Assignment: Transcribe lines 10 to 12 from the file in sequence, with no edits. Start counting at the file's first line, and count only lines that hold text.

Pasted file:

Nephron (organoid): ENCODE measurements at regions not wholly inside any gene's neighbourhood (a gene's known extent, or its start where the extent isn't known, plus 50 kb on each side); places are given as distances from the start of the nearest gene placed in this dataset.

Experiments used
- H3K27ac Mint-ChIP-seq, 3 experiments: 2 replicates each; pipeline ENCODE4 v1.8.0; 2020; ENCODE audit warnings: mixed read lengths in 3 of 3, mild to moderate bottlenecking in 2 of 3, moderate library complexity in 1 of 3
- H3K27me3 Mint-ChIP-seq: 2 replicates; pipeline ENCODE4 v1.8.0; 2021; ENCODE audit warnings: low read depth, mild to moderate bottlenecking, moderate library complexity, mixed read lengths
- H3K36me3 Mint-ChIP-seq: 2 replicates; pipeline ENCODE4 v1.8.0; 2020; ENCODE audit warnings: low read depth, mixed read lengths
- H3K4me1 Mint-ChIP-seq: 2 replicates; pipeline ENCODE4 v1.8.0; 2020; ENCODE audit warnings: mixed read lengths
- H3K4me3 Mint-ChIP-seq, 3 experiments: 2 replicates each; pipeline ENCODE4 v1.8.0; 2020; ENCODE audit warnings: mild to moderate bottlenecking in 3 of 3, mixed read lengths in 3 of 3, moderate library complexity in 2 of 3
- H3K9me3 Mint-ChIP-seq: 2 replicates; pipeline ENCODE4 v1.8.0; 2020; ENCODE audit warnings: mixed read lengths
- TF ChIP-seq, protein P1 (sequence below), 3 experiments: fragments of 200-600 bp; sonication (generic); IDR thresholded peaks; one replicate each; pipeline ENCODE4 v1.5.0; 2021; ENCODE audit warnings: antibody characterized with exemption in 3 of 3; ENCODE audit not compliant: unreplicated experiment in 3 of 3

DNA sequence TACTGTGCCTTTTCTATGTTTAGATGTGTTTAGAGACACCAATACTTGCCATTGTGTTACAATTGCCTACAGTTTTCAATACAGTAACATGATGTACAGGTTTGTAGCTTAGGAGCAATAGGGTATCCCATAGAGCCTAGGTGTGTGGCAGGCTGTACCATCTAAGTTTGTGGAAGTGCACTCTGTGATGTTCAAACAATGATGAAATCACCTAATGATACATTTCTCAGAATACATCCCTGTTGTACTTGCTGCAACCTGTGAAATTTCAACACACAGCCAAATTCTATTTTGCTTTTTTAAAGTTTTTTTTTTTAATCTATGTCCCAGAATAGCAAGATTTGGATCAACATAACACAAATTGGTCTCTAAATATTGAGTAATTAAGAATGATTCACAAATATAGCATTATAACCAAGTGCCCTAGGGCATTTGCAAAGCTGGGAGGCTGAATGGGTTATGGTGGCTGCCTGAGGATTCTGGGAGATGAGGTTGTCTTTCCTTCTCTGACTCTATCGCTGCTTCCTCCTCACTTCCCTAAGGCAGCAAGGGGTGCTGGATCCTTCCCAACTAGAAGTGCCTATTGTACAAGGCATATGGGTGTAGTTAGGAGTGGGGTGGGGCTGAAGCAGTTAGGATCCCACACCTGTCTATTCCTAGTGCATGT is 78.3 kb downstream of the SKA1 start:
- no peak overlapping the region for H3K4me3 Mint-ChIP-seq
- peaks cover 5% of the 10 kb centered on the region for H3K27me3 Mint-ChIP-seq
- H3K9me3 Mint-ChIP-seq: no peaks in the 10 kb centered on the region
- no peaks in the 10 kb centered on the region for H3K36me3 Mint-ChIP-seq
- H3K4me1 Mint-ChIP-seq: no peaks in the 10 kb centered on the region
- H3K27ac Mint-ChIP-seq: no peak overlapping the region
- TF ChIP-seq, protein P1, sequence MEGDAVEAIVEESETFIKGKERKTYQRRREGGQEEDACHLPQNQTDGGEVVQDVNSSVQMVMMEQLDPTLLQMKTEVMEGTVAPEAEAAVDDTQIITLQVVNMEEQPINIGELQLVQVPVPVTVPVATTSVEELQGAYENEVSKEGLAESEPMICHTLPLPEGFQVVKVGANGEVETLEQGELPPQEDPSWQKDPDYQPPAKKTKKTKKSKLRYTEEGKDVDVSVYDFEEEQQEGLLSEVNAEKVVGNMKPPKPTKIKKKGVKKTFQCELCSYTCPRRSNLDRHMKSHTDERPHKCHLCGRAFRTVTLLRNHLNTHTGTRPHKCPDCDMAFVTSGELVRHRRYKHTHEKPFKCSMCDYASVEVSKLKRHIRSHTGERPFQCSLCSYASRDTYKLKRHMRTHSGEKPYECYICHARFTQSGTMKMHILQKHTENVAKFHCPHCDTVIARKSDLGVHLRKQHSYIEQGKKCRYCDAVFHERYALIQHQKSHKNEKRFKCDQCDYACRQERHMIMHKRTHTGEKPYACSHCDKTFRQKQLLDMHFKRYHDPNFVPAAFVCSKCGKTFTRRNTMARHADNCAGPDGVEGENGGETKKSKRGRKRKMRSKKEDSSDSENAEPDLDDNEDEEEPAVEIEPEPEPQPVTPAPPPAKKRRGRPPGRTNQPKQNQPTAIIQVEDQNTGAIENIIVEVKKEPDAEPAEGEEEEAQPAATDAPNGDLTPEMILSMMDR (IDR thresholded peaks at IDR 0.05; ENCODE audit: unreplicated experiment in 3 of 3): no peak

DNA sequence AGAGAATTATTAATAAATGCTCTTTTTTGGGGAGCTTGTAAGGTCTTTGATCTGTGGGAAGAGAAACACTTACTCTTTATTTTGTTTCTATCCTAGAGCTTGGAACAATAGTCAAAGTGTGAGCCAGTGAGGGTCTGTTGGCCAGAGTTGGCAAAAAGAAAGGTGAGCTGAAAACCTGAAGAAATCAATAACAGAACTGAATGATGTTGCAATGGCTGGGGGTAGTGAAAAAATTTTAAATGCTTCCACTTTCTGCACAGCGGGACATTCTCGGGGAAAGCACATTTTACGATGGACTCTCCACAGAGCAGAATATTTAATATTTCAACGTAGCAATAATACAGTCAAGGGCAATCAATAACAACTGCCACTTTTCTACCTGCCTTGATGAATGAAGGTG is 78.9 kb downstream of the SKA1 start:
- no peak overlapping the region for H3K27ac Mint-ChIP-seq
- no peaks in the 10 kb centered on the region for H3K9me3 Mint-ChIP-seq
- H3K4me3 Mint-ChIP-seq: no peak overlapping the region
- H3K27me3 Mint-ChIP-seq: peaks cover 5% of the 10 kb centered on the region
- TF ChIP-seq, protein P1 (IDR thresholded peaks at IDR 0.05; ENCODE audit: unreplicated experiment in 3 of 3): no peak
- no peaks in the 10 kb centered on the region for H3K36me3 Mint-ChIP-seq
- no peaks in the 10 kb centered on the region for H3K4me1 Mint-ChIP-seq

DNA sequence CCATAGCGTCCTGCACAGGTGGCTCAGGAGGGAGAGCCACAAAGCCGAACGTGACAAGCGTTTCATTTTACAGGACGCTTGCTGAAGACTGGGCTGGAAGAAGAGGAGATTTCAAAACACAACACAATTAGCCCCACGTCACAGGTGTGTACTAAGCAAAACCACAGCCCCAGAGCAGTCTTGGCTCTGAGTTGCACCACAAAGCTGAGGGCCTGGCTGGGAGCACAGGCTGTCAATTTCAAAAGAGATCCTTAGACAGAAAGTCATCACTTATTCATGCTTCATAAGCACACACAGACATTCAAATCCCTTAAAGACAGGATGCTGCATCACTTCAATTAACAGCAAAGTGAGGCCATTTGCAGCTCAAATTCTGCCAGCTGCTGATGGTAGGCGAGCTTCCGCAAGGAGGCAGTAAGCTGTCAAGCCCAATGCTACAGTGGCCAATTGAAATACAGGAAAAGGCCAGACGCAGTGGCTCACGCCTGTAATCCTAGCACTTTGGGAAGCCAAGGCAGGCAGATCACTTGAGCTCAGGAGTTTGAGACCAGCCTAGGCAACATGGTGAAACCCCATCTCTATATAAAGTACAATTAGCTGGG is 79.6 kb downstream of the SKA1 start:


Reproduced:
DNA sequence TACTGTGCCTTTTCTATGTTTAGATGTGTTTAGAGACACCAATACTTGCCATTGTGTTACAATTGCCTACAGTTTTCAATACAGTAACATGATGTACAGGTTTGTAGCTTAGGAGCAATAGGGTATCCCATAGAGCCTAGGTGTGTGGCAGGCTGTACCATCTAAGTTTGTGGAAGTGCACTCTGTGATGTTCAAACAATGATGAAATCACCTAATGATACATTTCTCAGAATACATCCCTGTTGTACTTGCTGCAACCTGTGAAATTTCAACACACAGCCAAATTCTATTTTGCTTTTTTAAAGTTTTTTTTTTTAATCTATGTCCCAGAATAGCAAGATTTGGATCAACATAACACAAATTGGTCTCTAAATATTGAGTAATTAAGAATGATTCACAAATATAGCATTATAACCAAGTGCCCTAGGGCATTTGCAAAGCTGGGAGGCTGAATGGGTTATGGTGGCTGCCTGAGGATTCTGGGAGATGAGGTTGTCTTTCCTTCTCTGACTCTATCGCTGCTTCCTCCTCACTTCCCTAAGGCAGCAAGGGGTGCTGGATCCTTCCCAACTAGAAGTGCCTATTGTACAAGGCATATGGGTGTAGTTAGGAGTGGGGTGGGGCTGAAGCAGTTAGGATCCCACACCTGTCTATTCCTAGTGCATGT is 78.3 kb downstream of the SKA1 start:
- no peak overlapping the region for H3K4me3 Mint-ChIP-seq
- peaks cover 5% of the 10 kb centered on the region for H3K27me3 Mint-ChIP-seq